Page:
If a small non-poisonous bug jumps into a pot of noodles cooking, instantly dying because of the boiling water, and then is scooped out right away is there a problem with either the noodles or the spoon, technically speaking?


1 Answer 1


Unlike meat and milk, bugs don't "contaminate" the soup. We don't eat bugs but the soup itself doesn't get spoiled if the bug is removed. Therefore, if one is sure the bug is completely removed, the soup can be eaten.

See detailed halachot of bugs in food here at dinonline

For instance, if a gnat falls into a pot of potatoes and gets lost therein, the potatoes may not be eaten unless one ensures (by cleaning off each potato) that the gnat is not present in the food he is putting into his mouth. Similarly, if the gnat falls into a pot of soup, the soup will need to be strained through a fine strainer, to ensure that the gnat is not in the soup, before it may be eaten (Shulchan Aruch, Yoreh De’ah 100:2).

  • Unless the milk or meat harms the flavor of the dish (of the bug helps the flavor of the dish). It has nothing to do with the nature of the prohibition on meat, milk, or bugs.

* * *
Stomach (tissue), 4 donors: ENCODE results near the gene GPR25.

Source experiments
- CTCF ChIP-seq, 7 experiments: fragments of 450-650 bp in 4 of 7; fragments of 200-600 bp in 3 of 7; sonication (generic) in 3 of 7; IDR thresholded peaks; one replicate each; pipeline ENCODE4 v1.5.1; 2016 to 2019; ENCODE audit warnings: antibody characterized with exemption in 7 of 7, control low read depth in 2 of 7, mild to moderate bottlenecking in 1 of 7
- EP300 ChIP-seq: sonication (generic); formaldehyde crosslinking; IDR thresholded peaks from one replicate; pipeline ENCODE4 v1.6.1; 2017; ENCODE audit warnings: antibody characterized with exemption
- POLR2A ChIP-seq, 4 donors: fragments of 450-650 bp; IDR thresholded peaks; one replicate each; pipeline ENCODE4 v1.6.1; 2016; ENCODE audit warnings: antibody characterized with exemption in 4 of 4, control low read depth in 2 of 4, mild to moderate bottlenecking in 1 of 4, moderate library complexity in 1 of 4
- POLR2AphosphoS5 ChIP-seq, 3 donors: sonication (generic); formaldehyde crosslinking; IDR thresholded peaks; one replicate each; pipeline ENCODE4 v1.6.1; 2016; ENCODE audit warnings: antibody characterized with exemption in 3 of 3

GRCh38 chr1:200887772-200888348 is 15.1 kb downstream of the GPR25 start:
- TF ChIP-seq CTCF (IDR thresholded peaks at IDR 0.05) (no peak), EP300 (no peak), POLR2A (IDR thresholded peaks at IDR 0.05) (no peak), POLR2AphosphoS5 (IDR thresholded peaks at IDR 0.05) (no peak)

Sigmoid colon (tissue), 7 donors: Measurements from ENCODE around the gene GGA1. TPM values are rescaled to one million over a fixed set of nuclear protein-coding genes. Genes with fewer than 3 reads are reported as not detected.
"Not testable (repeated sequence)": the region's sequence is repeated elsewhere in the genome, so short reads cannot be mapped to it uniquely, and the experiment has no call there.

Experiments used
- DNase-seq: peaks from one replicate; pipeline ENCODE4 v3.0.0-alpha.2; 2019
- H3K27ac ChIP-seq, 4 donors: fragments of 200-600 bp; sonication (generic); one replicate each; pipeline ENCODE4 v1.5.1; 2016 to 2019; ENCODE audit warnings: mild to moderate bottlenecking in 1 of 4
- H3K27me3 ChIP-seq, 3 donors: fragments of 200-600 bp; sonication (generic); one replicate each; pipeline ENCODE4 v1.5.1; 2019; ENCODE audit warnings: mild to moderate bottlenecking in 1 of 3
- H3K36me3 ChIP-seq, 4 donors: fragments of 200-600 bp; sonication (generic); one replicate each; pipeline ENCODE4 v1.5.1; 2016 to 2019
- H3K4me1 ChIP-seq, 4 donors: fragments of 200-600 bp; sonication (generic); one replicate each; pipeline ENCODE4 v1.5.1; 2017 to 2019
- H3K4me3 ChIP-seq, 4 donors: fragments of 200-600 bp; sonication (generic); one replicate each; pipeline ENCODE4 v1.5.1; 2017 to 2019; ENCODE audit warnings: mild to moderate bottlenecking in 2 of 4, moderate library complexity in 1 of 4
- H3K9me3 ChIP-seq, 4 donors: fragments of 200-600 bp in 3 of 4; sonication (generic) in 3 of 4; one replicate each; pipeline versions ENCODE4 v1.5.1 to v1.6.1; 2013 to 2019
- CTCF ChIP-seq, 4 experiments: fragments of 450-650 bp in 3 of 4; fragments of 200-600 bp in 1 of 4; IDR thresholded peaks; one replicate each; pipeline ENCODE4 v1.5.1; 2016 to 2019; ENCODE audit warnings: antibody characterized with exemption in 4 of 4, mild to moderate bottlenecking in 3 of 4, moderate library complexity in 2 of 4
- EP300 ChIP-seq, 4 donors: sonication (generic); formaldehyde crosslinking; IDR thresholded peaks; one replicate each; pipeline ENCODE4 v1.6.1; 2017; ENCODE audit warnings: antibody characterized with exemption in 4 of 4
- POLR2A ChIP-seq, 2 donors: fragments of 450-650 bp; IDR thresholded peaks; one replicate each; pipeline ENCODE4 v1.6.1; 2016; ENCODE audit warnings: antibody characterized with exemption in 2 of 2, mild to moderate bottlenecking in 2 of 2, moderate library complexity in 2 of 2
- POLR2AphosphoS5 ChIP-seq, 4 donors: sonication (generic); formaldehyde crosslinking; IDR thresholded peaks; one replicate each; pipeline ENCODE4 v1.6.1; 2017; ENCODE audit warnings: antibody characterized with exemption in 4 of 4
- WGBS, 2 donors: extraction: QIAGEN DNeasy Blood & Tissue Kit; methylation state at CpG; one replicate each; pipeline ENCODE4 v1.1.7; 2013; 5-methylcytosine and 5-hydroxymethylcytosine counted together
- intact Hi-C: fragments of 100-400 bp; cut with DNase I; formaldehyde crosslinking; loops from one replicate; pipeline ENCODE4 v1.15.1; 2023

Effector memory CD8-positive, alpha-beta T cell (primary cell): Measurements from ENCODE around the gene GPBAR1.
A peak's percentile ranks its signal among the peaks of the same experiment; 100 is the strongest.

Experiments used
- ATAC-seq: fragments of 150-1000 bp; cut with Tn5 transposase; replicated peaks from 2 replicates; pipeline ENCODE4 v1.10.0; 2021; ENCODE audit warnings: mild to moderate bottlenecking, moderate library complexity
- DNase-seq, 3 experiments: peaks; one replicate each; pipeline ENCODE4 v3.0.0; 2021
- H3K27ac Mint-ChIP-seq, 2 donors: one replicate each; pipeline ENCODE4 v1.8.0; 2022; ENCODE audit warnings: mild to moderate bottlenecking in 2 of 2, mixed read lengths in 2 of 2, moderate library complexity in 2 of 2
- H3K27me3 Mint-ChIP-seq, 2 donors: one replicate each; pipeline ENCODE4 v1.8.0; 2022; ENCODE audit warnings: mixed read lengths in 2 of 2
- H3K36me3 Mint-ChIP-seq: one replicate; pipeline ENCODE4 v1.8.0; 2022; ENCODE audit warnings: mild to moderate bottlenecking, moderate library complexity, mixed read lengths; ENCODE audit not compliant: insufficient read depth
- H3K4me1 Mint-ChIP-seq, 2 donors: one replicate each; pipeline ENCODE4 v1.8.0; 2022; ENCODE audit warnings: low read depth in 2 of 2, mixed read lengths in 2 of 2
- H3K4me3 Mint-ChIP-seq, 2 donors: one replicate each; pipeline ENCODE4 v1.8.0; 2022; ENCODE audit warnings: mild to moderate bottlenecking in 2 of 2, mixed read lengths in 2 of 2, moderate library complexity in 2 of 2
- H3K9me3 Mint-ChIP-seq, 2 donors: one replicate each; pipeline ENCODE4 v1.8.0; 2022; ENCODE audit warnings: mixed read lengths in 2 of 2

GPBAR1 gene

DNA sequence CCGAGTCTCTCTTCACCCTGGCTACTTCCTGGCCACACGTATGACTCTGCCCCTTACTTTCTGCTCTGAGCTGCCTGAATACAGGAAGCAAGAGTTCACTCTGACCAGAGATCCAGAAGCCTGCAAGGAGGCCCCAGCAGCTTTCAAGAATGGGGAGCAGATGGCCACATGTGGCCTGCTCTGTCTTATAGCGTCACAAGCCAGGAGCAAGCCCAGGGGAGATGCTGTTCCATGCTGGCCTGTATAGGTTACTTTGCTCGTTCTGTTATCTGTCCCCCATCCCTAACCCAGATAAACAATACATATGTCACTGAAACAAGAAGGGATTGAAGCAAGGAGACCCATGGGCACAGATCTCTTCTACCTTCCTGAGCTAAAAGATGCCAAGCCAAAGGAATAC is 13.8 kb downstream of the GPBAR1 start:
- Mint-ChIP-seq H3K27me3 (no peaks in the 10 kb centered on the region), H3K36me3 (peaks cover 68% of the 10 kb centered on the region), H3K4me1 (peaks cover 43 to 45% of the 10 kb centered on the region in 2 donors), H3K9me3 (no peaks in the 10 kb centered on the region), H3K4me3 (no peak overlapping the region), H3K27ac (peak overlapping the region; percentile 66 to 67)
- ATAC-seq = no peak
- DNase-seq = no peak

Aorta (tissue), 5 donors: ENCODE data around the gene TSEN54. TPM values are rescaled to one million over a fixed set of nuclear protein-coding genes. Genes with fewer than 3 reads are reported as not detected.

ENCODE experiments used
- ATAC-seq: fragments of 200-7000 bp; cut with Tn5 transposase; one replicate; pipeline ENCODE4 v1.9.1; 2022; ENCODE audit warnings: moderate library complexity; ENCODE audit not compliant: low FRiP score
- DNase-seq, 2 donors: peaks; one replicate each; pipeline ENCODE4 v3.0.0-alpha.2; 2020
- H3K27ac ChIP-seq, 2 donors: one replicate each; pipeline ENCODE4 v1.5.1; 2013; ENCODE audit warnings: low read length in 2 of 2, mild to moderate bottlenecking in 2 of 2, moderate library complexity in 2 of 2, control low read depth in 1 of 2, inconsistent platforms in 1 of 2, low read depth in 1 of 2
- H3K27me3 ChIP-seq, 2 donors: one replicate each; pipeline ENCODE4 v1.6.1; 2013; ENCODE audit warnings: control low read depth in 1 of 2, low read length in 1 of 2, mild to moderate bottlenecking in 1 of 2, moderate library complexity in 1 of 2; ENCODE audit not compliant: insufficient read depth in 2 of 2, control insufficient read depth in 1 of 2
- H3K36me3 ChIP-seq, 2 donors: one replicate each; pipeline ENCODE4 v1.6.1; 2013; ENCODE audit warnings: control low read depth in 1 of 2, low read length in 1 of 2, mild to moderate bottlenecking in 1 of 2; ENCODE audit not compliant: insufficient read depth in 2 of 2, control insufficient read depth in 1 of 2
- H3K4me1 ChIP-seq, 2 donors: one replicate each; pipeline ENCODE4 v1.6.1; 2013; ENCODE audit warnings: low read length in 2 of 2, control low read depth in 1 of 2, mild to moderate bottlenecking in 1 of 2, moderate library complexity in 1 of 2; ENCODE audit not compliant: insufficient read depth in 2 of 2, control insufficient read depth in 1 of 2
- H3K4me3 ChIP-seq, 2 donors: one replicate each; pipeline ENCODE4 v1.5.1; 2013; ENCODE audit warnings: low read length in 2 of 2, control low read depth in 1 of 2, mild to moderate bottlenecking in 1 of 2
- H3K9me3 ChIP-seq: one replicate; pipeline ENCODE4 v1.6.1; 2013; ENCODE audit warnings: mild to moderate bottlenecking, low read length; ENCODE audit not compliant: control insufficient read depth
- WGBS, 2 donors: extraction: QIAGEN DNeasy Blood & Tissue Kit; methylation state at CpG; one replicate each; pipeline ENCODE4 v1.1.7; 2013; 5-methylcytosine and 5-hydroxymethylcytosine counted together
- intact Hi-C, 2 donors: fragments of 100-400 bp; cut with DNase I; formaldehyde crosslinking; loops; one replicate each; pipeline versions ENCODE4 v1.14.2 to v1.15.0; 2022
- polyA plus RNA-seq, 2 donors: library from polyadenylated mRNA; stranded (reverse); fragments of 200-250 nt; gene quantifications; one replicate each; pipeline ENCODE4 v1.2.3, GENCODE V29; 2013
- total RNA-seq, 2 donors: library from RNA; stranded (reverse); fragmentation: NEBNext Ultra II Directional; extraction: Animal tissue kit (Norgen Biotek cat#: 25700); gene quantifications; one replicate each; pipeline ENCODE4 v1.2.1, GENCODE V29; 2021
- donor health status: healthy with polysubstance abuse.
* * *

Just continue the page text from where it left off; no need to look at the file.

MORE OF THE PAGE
– Double AA
    Aug 30, 2018 at 11:37
  • But a bug is different. As you know, even if it was flavourless, a bug is a beriah and doesn't get annuled. If you don't find, no matter what the volume is, the dish is forbidden
    – mbloch
    Aug 30, 2018 at 11:55
  • a bug that's a biryah is as bad as meat that's a biryah. Your answer implied they are different in terms of ability to contaminate, which is seemingly just about Taam, when again they have the same exact rules.
    – Double AA
    Aug 30, 2018 at 12:07

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